The period of the greatest growth of the Christian labor movement commenced after 1918. It would lead to the establishment of the International Federation of Christian Trade Unions (IFCTU) with seat in Utrecht (not to be confused with the much more important International Federation of Trade Unions or IFTU). The International Labor Organization (ILO) recognized the Christian union members of the IFCTU. The role of P. J. S. Serrarens was emblematic of the importance of Dutch and Belgian Christian unions, and the French Conféderation Française des Travailleurs Chrétiens (CFTC) under Jules Zirnheld assumed a weightier role, especially after 1936. The Italian, German, and Austrian Christian unions fell victim to undemocratic regimes long before World War II.

At the same time, within Catholicism, the official attitude toward trade unions underwent a decisive turn. Since the time of Pope Pius XI (1923-1939), the right of workers to organize for the vindication of their interests and for the common good has been incontrovertibly anchored in Catholic social teaching, as evidenced in the encyclical Quadragesimo Anno of 1931. The issue of autonomy vis-à-vis church authority remained problematic, however. Eventually it led, with other trends, to what may be called the secularization of Christian unions and their international confederation in the 1960s and 1970s. As World War II ended, labor leaders in both the Christian and the socialist camps wished to bury the ideological hatchet for the sake of strong unitary structures. Where this took place, as in Germany, Austria, and Italy, the unions' international allegiances went to the successor organization of the IFTU, which was refounded in 1949 as the ICFTU (International Confederation of Free Trade Unions), rather than to the Christian union federation. The further history of the latter organization, with its roots in the 1908 Zurich conference, tended toward meeting the problems of workers in underdeveloped countries and continents. In 1968 the IFCTU became the World Confederation of Labor (WCL), with headquarters in Brussels.

Key Players

Debruyne, René (1868-1941): Debruyne, in his youth a bakery worker, became the first paid staff member of the Christian union association in Ghent in 1896. He was a Belgian delegate to the 1908 conference. From 1904 to 1914 he established the forerunner of the national Confederation of Christian Unions, which he headed from 1920 to 1931. Elected to the chamber of deputies, he retained his seat until 1939.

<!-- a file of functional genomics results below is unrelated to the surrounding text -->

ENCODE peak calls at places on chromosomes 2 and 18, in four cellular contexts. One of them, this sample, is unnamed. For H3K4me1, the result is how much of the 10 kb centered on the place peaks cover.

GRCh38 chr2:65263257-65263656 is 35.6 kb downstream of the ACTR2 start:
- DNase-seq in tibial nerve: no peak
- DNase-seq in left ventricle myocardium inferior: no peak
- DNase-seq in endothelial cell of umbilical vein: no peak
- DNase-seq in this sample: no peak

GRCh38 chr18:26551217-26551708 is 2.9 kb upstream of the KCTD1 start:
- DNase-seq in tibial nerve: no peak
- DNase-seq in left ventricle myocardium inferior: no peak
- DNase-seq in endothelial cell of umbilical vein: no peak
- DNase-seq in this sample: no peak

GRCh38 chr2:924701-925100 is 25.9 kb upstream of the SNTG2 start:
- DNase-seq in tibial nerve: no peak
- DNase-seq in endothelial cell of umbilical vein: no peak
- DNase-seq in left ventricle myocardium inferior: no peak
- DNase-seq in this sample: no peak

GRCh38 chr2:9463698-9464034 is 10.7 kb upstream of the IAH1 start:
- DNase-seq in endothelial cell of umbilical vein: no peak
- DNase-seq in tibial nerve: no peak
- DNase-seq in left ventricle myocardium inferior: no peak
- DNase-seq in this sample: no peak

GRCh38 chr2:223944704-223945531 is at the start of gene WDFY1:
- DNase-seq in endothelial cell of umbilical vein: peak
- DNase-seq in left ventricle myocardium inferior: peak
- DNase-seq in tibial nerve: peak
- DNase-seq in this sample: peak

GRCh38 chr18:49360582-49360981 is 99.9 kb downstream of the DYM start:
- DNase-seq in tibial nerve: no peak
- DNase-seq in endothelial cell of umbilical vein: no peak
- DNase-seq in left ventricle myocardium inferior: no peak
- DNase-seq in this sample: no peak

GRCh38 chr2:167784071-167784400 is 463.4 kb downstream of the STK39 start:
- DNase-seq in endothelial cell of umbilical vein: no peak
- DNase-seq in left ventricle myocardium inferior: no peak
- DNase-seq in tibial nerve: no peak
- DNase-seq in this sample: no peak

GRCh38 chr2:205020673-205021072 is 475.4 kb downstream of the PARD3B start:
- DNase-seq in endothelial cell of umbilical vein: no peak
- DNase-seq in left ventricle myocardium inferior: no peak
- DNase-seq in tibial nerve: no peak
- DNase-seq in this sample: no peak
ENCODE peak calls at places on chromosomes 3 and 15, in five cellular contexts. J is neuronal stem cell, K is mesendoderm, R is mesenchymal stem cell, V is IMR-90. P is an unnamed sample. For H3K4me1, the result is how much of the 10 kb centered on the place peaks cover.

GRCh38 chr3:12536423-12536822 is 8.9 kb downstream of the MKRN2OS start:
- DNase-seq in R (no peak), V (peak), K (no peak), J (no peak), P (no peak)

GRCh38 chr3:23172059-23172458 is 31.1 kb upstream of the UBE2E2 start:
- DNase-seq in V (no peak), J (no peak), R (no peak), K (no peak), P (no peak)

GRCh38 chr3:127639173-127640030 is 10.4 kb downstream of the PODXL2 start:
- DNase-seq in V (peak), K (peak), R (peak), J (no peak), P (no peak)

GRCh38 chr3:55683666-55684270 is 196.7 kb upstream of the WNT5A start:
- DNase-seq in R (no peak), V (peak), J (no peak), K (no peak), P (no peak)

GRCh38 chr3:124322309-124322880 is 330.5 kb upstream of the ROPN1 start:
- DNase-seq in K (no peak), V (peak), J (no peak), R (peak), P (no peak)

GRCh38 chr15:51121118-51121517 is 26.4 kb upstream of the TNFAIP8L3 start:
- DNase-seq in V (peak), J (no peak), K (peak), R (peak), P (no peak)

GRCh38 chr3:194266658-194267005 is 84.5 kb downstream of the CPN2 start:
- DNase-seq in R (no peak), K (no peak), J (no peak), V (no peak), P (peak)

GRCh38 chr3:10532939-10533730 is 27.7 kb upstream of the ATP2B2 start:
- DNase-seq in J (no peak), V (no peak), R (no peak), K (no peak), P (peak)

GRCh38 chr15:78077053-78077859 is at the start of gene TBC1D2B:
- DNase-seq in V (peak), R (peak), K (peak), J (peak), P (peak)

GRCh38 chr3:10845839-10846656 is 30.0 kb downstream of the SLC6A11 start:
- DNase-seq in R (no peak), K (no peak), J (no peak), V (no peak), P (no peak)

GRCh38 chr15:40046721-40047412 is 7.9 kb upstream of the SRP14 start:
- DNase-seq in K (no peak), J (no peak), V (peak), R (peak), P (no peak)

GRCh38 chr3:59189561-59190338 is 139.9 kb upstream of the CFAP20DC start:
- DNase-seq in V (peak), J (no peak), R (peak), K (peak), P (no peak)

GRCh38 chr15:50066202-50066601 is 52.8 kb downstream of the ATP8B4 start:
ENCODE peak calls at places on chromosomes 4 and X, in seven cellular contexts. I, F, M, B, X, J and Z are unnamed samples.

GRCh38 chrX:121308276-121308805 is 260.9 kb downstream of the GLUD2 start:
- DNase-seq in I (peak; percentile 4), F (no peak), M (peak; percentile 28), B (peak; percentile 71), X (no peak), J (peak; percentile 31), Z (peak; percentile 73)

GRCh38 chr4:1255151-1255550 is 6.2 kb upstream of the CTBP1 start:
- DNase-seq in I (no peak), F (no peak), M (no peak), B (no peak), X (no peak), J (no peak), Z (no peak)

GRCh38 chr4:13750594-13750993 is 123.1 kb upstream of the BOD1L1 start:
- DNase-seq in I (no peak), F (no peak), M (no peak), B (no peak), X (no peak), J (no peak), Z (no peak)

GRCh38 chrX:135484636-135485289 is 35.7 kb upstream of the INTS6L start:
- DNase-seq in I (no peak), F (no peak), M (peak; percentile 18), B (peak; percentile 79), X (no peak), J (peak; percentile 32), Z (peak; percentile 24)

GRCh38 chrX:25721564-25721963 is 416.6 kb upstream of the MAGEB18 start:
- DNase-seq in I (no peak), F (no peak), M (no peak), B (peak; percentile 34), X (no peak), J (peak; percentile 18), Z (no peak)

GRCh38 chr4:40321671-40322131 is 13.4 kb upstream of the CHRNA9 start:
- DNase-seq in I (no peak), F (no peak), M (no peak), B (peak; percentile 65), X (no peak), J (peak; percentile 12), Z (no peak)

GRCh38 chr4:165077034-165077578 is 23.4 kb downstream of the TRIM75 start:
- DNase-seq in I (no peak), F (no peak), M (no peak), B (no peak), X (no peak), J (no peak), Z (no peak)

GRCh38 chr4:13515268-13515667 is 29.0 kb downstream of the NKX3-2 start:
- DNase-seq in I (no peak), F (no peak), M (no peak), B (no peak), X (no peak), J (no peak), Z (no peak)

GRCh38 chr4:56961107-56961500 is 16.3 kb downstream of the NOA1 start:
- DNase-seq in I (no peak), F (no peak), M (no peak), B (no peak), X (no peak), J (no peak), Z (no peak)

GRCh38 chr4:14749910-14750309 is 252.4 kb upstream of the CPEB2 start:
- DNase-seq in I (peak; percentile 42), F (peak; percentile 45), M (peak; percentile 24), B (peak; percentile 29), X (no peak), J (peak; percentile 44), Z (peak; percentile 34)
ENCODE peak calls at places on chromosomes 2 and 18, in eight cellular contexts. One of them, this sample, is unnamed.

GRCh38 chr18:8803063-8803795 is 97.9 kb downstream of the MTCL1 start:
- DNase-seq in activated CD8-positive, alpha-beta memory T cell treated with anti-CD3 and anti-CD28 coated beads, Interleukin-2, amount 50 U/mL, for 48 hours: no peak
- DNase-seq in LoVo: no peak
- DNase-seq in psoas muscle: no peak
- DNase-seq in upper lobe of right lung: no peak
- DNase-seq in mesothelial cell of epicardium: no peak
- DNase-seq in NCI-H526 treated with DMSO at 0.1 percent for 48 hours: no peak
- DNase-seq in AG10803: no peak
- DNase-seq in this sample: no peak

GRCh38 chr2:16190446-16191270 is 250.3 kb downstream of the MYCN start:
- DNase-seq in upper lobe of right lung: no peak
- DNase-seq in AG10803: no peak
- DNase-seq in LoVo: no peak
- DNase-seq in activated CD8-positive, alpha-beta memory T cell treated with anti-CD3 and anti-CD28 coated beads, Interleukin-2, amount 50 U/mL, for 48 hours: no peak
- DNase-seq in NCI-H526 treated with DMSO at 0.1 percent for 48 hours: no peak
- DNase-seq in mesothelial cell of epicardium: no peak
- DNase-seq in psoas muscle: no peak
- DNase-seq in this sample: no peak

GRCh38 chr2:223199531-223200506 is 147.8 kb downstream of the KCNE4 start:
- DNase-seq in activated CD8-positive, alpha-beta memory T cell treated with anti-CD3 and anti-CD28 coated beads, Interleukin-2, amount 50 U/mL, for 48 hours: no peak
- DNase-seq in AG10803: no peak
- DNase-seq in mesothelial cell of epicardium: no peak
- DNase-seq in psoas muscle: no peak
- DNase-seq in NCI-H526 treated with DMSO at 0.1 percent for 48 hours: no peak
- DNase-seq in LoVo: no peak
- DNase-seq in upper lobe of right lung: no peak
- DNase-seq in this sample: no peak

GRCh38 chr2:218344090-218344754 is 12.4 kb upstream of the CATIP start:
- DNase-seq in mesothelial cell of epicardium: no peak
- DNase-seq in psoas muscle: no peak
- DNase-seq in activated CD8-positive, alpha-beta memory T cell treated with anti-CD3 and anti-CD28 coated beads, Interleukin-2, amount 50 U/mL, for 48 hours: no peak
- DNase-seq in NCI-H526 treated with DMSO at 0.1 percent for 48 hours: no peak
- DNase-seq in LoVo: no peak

Eylenbosch, Gustaaf (1856-1939): Eylenbosch, a typesetter and cofounder of the Cotton Workers Union (Ghent, 1886), was a delegate to the 1908 conference. He was secretary of the (Catholic) Democratic League of Belgium, editor of the daily Het Volk, the first president of the national Confederation of Christian Unions (1913-1914), and senator after World War I.

Giesberts, Johannes (1865-1938): Giesberts, originally a mechanic and then a labor journalist on the staff of the German Catholic Volksverein, gave the keynote address at the 1908 conference; although he gave credit to social democrats for taking the lead in the labor question, he offered a rationale for the need for an alternative to their unions on the Continent. He chaired the continuation committee of the international secretariat. After World War I he became postal minister in the Weimar government.

Pauwels, Henri (1890-1946): Pauwels started work as a mechanic at the age of 14. In 1912 he began Christian trade union organizing among French-speaking (Walloon) Belgians for the Confederation of Christian Unions. As secretary general of this confederation starting in 1921 until he became its president in 1932, he was also much involved at the international level. After World War II Pauwels became president of the International Federation of Christian Trade Unions (IFCTU) and died at age 56 in an airplane accident in Canada.

Serrarens, Petrus Josephus Servatius (1888-1963): Serrarens was head of the Dutch Catholic labor federation and secretary general of the IFCTU (1920-1952) in Utrecht. He served as delegate and technical adviser to ILO conferences starting with the Washington conference in 1919, as member of Parliament (1929-1952), and from 1952 to 1958 was judge on the court of the European Coal and Steel Community.

Stegerwald, Adam (1874-1945): Stegerwald, a cabinetmaker and founder of a Christian woodworkers' union in Bavaria, helped establish the League of Christian Unions in Germany on a national basis and became its secretary general in 1903. He was the prime mover behind the 1908 conference and headed the office of the international secretariat in Cologne (1909-1914). Though favoring a realignment of parties after World War I, he remained in the Center Party while heading the large federation of factory and office worker unions known as the German Labor Federation until the Nazi takeover.

Zirnheld, Jules (1876-1940): Head of a French Christian office workers' union since the turn of the century, Zirnheld returned from German imprisonment to found the national Conféderation Française des Travailleurs Chrétiens (CFTC) in 1920, which then joined the IFCTU; he was president of the IFCTU from 1936 until his death.

See also: International Confederation of Free Trade Unions; International Labor Organization; Second International.



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—Paul Misner